Brokering Peace between Evangelicals and Artists

The desire to make art—even just to decorate your home—is a uniquely human undertaking. This urge appears to be universal, cross-cultural, and pan-historic, something affirmed by both archeology and anthropology.

Humanity has an art-shaped void that demands filling. From the kitsch of Pigeon Forge to the triptychs of the late Middle Ages to the tattoos of the South Seas, we don’t settle for the purely functional. We want pleasing shapes and textures. We want posters and prints to hang on the walls of our dorms and offices.

We don’t merely have an art-shaped void, of course. Both Augustine and Pascal observed that we have a restlessness only God can satisfy, a lack only he can fill.

Cameron J. Anderson’s The Faithful Artist: A Vision for Evangelicalism and the Arts taps into this double vacuum. Anderson, an artist and director of Christians in the Visual Arts (CIVA), brings an expert’s passion to bear in an effort to broker peace between evangelical theology and the secular art world.

Christian and Artist

Earlier this decade, avowedly atheist critic Camille Paglia declared that “the route to a renaissance of the American fine arts lies through religion.” This widely shared essay challenged the art world to avoid a crass materialism that will leave no cultural legacy. The essay’s climax could actually be a template for Anderson’s thesis but from an opposite perspective, with Anderson criticizing the evangelical tendencies that likewise leave no cultural legacy.

Anderson moves briskly in each chapter, covering numerous subjects:

  • a survey of the body’s aesthetics
  • a tour of the role of the senses in our lives and our cultures
  • the role of censorship and piety
  • the importance of images to human culture
  • the trademarks of contemporary art
  • the spiritual necessity of beauty

In the end, he calls us to embrace a theologically informed aesthetic that encourages artists to live out their vocation before God.

Art and Theology 

Anderson’s most important work lies in exploring the abiding contrasts between art and theology. He notes repeatedly how, in the wake of evangelical theology’s embrace of Enlightenment sensibilities, we tend to occupy a world that’s been demystified just as much as the art world has created a space that’s been desacralized. The book is a constant reminder that, in many ways, this is a dialogue between rivals, for art would give theology the boot to supplant the Creator-God with the creator-man, even as theology would suppress the graven image for the mystery of the deity. As he writes,

[A]rt is no more eager to submit to religion than religion is willing to yield to art. . . . [E]ach camp exerts pressure on its practitioners to abandon pursuits that lie beyond the parochial interests of their guild. (13–14)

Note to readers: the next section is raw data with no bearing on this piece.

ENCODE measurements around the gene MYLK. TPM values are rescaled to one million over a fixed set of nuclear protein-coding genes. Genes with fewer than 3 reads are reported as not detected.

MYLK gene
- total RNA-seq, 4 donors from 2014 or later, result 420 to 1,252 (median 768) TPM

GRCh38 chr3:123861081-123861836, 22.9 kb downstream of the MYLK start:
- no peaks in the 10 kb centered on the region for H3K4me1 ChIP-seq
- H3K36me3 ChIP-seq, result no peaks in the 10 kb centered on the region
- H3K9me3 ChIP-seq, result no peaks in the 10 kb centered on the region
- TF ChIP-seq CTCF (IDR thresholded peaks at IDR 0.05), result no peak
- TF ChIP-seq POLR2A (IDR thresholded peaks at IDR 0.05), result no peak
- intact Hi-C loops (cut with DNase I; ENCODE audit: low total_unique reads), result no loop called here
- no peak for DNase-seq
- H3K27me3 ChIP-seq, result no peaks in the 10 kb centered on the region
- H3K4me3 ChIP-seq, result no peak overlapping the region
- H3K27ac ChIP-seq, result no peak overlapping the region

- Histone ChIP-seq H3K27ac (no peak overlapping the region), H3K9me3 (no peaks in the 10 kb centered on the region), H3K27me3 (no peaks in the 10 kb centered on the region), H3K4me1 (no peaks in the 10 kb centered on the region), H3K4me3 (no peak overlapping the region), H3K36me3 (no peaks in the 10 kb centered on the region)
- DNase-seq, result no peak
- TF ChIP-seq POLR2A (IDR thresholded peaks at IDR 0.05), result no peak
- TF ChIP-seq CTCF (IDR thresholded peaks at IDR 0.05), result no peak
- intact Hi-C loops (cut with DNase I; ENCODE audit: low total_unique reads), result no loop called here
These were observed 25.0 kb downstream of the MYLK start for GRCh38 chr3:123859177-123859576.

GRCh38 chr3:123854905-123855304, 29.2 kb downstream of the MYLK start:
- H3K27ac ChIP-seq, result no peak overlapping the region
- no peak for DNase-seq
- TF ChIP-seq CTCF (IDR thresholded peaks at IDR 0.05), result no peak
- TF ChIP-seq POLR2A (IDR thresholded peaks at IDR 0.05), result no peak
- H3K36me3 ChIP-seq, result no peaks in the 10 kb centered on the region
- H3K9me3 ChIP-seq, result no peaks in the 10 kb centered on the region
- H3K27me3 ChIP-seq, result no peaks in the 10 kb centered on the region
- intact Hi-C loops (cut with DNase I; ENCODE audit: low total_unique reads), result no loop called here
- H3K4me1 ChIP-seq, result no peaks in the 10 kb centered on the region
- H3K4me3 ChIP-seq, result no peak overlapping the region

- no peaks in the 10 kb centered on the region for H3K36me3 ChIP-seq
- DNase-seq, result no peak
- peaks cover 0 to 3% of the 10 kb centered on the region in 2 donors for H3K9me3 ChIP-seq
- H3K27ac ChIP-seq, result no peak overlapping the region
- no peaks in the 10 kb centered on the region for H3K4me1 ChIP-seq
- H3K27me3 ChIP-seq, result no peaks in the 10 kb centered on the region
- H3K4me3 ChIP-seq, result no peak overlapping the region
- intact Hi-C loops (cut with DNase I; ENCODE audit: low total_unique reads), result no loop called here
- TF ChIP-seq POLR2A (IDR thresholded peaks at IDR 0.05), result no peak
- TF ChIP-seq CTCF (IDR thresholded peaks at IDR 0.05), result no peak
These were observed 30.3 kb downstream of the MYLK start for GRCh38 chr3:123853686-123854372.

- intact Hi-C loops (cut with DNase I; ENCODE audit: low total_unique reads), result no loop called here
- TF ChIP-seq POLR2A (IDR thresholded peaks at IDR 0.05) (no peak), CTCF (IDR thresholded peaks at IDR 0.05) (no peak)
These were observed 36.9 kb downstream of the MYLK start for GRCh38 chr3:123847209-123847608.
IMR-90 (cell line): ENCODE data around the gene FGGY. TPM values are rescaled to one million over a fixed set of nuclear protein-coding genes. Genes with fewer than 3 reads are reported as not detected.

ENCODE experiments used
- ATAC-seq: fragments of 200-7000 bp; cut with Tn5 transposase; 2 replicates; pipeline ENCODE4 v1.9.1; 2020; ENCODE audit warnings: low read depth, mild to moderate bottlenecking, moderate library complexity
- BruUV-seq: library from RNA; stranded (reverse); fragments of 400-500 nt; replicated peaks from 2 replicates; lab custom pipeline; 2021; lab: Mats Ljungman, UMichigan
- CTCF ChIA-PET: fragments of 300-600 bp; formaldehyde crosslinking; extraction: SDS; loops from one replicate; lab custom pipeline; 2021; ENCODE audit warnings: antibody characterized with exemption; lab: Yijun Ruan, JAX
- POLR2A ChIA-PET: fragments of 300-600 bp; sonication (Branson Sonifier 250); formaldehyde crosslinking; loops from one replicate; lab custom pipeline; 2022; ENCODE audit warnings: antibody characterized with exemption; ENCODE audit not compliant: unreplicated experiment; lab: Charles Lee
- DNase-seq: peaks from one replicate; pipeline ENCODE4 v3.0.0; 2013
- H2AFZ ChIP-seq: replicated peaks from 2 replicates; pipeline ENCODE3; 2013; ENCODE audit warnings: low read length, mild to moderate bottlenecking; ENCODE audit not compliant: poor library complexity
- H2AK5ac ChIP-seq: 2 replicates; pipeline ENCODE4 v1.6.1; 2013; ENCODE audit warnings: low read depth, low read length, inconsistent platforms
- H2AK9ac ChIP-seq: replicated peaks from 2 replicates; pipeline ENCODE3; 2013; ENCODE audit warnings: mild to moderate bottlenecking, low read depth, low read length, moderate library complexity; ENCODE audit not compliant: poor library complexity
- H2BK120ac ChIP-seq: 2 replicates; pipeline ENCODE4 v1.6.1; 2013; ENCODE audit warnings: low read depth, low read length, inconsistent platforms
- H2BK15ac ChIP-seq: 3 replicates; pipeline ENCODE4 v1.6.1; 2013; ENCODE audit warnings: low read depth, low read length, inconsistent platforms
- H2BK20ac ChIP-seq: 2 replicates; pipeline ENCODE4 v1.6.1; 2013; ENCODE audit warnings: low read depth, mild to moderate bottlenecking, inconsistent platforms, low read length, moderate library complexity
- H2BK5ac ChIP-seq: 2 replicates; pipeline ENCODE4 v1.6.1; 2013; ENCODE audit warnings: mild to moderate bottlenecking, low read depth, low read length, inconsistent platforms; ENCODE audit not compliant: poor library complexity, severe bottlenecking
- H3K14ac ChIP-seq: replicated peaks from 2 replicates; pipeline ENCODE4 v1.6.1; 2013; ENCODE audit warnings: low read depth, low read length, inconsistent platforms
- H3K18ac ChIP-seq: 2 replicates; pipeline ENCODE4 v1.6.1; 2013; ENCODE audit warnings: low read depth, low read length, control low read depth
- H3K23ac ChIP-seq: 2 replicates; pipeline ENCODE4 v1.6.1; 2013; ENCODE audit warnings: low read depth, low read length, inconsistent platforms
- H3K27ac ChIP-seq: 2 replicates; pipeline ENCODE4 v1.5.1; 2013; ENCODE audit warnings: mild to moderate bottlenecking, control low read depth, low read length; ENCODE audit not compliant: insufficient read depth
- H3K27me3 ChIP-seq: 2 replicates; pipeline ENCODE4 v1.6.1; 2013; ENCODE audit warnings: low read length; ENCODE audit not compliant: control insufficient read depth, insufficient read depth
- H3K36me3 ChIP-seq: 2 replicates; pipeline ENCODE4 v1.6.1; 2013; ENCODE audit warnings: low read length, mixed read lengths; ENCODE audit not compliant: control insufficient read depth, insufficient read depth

Art museums fancy themselves as the new sacred spaces, while many evangelical churches jealously remind to “be careful, little eyes, what you see,” as the children’s song says.

At every turn, Anderson is a thorough apologist—advocating for the art world in one direction and for evangelicals in the other. He holds out high standards for both, essentially cheering each crowd to understand the other’s value. This is particularly true when it comes to the incarnation, which is central to art and Christian theology: “Apart from Jesus’s corporeality in time and space, the gospel is not the gospel” (80)—and, of course, art without physicality isn’t art. This makes Anderson’s concerns about a thoroughgoing iconoclasm quite thought-provoking, especially given his survey of biblical examples and evangelical cultural artifacts.

Evangelicals may often ask, “Is contemporary art beyond redemption?” But the better question, the one Anderson presses us to consider, is different: “Are artists and critics, especially contemporary ones, beyond redemption?” The answer, of course, is no—though they may be at risk since those who know the gospel have too often abandoned this community, this lost people group. Certainly there’s a need for those who wish to learn the language of artists, to learn their culture and to fall in love with their tribe, whose individuals have a God-shaped void that can’t be filled with aesthetics.

Relentlessly Hopeful 

I suspect that there are three audiences for The Faithful Artist.

First, artists and aspiring students who are trying to make their way in the thicket of the contemporary arts culture and academy will find significant encouragement in their callings.

Second, interested thinkers who care about theological overlap with other areas of life will find a helpful survey of the theological and aesthetic issues in play.

And third, I hope pastors and theologians—who might quibble over subtleties the non-theologian author admits are not his strong suit—will prove to be gracious readers, overlooking any perceived flaws and emphasizing the definite opportunities Anderson identifies.

The Faithful Artist is a relentlessly optimistic book because it believes in the gospel’s hope for all people.


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